بخشی از مقاله (انگلیسی)
A combination of Geological mapping and two-dimensional electrical resistivity (2D-ER) surveys was applied to study the Unilorin Dam and its environment. The purpose of the study was to investigate the dam for structural anomalies that may compromise the purpose and safety of the dam. Field equipment for the study comprised a SuperSting R8/IP Multi-Electrodes Resistivity Meter, 84 metallic electrodes and the accessories, compass clinometer, and portable GPS equipment. Geological data were processed and plotted to obtain a Geological Map and Rosette Diagram that were used for structural interpretations. The structures interpreted include an asymmetric fold and a strike-slip fault. The 2D resistivity data were processed and tomographically inverted to obtain the resistivity models of the subsurface around the dam. Interpretations of 2D resistivity models showed that the dam reservoir floor is underlain by competent basement rocks, however, the basement rock is weathered in some places. Patches of low resistivities structures interpreted as seepages, fractures and water-saturated cavity were delineated in different sections of the dam. The surface structural elements from geological study support the subsurface structures interpreted in the 2D resistivity models. Weathered structures, fractures, and seepage in the reservoir floor constitute areas of excessive water loss in the dam. The cavity delineated in the dam foundation is a potential threat to the dam’s safety. The dam section with cavity has been referred to structural engineers for detailed study.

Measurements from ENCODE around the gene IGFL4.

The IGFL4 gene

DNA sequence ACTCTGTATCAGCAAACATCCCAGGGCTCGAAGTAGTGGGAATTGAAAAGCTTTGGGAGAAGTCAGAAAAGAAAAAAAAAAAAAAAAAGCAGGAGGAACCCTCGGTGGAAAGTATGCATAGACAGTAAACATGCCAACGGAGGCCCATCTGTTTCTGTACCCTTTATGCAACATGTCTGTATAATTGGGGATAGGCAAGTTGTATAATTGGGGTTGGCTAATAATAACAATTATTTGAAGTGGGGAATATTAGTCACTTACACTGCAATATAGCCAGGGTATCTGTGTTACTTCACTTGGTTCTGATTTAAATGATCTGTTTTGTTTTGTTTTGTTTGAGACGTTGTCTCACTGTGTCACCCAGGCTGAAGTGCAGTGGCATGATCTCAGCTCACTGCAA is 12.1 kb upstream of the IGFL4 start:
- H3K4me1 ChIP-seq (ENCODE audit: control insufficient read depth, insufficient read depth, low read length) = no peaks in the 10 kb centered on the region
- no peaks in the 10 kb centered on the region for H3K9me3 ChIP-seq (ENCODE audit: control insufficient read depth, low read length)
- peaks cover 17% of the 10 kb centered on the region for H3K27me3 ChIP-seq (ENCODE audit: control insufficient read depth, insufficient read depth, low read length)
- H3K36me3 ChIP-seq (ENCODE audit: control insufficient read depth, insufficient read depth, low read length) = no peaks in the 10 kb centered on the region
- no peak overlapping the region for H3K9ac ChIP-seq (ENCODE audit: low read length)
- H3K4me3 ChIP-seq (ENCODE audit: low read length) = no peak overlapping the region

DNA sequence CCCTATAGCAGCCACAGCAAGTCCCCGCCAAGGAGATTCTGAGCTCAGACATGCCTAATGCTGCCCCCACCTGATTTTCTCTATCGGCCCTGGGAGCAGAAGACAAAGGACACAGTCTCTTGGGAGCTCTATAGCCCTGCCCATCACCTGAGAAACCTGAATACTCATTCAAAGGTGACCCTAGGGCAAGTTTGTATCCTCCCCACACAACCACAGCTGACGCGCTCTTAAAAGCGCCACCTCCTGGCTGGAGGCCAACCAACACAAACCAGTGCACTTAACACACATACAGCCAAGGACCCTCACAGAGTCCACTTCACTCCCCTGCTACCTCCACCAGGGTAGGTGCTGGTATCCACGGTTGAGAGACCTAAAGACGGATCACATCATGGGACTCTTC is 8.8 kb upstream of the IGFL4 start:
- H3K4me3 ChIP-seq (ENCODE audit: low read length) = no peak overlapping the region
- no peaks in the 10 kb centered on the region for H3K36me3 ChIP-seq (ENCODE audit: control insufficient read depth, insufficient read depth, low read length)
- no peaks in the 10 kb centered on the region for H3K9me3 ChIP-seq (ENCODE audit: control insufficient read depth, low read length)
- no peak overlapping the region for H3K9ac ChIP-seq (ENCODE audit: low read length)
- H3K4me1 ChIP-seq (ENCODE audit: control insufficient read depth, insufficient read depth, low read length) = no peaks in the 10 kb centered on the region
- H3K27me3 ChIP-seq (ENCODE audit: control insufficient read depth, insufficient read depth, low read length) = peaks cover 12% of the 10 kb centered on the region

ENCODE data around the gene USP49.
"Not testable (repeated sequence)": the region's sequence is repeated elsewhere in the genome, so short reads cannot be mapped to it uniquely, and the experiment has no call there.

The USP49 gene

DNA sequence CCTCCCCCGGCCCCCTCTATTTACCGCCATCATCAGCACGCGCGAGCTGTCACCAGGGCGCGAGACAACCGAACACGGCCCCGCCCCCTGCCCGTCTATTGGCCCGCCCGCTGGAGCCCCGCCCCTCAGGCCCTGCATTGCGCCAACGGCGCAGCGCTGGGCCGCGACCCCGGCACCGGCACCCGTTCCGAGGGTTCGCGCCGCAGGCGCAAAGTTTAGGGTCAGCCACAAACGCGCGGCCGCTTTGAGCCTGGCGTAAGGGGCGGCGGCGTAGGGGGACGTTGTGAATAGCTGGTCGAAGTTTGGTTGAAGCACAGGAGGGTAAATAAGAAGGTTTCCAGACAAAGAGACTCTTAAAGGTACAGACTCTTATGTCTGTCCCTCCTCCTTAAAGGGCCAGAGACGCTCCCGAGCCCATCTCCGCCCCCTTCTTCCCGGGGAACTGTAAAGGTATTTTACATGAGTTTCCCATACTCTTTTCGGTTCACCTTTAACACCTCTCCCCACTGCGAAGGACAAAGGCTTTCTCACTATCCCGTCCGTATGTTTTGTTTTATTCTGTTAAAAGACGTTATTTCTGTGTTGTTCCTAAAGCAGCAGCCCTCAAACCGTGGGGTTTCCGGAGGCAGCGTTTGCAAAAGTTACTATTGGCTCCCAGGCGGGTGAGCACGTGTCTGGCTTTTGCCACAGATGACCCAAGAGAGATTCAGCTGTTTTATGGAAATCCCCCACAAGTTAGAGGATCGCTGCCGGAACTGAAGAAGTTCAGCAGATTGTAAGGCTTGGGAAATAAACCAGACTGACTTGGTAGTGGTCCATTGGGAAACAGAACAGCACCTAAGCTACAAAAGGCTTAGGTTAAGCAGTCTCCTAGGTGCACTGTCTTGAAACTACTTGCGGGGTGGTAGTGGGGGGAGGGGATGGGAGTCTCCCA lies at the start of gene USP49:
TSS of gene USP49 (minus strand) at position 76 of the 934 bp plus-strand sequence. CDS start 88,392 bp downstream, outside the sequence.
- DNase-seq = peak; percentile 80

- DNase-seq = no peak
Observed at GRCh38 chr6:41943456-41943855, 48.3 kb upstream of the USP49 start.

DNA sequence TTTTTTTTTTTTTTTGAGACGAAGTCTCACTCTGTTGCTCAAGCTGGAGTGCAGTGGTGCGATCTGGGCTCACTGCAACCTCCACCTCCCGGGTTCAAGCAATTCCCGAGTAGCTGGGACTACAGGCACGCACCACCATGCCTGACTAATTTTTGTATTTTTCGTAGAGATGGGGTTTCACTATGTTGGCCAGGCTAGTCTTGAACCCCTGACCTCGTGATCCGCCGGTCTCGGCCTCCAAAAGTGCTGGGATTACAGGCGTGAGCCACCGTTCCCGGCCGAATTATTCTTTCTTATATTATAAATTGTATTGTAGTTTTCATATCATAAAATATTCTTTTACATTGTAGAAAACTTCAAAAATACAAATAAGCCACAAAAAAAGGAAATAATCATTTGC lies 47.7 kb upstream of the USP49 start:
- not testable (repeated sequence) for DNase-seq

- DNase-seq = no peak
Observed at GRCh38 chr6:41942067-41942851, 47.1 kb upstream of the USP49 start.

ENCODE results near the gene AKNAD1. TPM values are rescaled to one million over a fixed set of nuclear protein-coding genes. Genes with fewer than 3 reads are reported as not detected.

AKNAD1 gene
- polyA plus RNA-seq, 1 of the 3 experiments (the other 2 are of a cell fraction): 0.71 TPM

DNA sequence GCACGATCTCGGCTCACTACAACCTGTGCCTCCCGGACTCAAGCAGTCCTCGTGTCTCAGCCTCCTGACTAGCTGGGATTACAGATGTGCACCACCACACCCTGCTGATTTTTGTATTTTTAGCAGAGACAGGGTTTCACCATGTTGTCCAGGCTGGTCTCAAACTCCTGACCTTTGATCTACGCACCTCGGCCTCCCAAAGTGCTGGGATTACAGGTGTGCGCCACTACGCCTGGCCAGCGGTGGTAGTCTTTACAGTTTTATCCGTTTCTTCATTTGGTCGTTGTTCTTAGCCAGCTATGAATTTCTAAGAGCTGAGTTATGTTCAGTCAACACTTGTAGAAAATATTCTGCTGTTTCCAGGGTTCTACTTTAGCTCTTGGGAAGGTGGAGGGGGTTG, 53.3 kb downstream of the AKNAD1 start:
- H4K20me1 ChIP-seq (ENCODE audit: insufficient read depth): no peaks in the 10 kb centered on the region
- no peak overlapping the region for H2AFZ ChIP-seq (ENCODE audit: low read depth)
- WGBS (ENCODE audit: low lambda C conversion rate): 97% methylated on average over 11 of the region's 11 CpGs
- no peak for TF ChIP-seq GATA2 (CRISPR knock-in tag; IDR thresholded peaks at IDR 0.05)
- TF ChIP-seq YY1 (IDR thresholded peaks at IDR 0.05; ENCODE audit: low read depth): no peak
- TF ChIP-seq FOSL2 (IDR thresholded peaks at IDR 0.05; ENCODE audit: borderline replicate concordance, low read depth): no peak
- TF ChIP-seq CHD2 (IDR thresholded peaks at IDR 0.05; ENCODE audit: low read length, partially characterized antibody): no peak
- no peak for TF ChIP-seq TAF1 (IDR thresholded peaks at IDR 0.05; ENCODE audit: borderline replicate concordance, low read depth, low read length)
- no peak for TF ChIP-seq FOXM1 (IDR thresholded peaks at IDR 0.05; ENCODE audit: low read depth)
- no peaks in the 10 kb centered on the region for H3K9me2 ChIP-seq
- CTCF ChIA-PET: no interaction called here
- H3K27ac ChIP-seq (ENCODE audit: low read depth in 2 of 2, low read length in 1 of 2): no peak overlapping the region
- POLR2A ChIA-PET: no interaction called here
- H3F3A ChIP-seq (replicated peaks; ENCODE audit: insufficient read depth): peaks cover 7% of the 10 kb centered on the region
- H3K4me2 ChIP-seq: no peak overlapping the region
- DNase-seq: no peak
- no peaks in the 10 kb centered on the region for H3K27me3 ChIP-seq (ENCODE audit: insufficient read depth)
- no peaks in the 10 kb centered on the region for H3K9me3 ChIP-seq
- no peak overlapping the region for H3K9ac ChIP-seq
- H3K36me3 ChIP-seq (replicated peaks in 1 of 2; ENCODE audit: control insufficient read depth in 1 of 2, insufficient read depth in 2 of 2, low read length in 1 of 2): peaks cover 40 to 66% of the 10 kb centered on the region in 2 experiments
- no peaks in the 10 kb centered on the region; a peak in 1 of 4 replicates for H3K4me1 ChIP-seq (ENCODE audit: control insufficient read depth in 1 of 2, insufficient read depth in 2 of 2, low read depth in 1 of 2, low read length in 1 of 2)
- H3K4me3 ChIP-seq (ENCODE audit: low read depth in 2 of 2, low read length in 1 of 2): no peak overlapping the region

Safety assessment test on civil engineering constructions such as dams, tunnels, and bridges is a necessary endeavor to forestall sudden failure and collapse of engineering infrastructure. The mechanical properties of old dams that have outlived their life span, or new dams affected by natural hazards might have suffered degradation that can cause some structural damages that may not be obvious on the surface. If such damages are not detected by routine safety checks and addressed in good time, it may deteriorates and consequently lead to the failure of the dam. A dam is a barrier constructed to slow down, direct, or obstruct the free flow of water. The purpose of dam construction includes irrigation, supply of water for human and industry uses, hydro-electric power generation, control of flood, fish rearing, recreation, and navigation (Biswas and Charttergee, 1971; Plata and Iragüen, 1992). In addition to water scarcity, dam failure can lead to flooding and monumental loss of lives and properties. The old method of dam testing for structural damages include drilling and sample testing. Usually, 250–۳۰۰ mm hole(s) is drilled in some parts of the dam and the samples collected are structurally examined and tested in the laboratory. Despite the cost and time required, drilling provide limited information on the possible structural anomalies/damages in dams (Kepler et al., 2000).